Doctor of Philosophy
Digital game development, seeking opportunities to extend its reach and augment its capabilities in a competitive global market, requires the institutions around it to respond and reconfigure to its needs. In Canada, collaborations between digital game industries and educational institutions coalesce around the need to identify and draw students into a tailored educational stream where narrowly defined forms of creativity and knowledge maintain a fluidity amenable to the needs of capital. Provincial and federal government endorsement, supplemented with targeted policy measures, presides over a repurposing of the relationship between post-secondary education, business, and society as a whole, translating monopolies of labour and knowledge into monopolies of power. For educational institutions however, this process of adaptation is necessarily an incomplete one.
Using document data, along with interviews of administrators and professionals who negotiate the space between industry and education, the dissertation targets three regions of Canada with idiosyncratic industrial ecosystems, institutional networks, administrative imperatives, and specific demands for skilled game development labour. In Vancouver, Montréal, and Southern Ontario, the disciplining of students as ideal neoliberal subjects magnifies class divisions, unevenly addresses struggles around gendered working conditions in a male dominated industry, and exacerbates ongoing tensions regarding labour in digital media industries. This dissertation contends that the further intensification of the flexibility of educational institutions and their attempt to adapt to the speed of digital capital is a moment of high risk: in negotiating their adequacy and legitimacy in a neoliberal mode of capital, educational programs and their students are exposed to rapidly changing market conditions, competing agendas, and economic crises. The contingencies and contradictions present within administrative subjectivities generate spaces to establish the terms of a recomposition of post-secondary education that requires new arrangements of affinity within educational networks.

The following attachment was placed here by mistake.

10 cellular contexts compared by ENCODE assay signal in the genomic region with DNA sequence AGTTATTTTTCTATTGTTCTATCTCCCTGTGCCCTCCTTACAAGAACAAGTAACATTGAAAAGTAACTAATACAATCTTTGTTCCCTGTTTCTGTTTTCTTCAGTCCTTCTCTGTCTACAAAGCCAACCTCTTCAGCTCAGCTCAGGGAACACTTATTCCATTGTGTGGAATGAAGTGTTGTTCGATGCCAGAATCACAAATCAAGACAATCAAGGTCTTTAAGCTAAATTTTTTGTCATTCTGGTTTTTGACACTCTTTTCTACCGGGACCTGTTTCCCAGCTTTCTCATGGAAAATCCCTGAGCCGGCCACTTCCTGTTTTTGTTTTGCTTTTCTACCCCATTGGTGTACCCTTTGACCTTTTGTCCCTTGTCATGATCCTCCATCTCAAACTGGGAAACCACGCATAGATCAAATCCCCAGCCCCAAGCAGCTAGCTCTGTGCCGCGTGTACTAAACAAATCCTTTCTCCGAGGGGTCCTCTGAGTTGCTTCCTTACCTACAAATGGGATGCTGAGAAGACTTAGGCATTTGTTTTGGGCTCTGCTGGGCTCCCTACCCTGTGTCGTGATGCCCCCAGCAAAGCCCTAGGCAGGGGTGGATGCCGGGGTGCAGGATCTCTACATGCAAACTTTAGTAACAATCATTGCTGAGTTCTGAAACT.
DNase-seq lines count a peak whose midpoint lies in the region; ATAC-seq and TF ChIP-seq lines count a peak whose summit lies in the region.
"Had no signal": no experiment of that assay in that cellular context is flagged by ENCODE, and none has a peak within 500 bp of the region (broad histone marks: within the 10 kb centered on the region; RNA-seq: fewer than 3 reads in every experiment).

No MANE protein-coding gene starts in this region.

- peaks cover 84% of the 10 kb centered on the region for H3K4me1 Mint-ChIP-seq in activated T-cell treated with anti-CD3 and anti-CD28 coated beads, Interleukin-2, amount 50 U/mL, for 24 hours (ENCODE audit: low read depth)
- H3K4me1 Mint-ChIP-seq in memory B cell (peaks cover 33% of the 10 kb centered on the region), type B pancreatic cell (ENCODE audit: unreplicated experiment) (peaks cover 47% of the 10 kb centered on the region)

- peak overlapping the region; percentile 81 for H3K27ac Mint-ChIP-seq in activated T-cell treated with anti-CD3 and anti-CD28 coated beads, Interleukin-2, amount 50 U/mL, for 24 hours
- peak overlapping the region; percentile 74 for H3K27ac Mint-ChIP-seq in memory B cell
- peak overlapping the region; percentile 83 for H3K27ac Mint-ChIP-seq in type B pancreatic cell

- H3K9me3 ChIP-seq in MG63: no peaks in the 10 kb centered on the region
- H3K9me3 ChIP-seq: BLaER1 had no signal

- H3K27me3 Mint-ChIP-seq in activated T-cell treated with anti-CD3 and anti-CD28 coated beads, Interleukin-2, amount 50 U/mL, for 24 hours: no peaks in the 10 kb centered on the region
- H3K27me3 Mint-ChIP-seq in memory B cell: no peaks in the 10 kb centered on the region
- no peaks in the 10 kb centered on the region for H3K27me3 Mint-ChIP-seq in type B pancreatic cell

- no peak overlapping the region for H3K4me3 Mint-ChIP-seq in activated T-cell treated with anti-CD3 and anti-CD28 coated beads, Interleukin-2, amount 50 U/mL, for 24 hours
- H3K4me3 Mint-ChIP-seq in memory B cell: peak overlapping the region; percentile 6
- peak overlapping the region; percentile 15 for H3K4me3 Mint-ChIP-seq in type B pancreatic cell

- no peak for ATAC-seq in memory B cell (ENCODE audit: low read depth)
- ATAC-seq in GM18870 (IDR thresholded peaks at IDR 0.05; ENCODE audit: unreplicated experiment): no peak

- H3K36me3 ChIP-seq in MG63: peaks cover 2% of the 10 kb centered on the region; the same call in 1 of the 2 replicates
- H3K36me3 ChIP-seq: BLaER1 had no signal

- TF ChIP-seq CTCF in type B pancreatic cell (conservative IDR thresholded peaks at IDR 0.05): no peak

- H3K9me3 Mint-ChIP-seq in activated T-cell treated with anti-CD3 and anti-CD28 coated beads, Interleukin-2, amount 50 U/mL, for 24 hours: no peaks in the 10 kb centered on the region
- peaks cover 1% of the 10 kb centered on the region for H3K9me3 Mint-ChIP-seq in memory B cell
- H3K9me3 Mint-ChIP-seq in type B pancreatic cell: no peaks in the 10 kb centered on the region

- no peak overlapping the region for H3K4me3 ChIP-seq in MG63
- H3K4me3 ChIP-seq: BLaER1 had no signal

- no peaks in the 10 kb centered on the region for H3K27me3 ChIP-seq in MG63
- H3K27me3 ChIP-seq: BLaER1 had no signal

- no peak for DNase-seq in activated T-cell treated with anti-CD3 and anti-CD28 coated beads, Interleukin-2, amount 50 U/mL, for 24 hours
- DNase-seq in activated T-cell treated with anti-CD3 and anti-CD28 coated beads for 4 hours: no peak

Livermore, Owen R., "The Academic Grind: A Critique of Creative and Collaborative Discourses Between Digital Games Industries and Post-Secondary Education in Canada" (2013). Electronic Thesis and Dissertation Repository. 1128.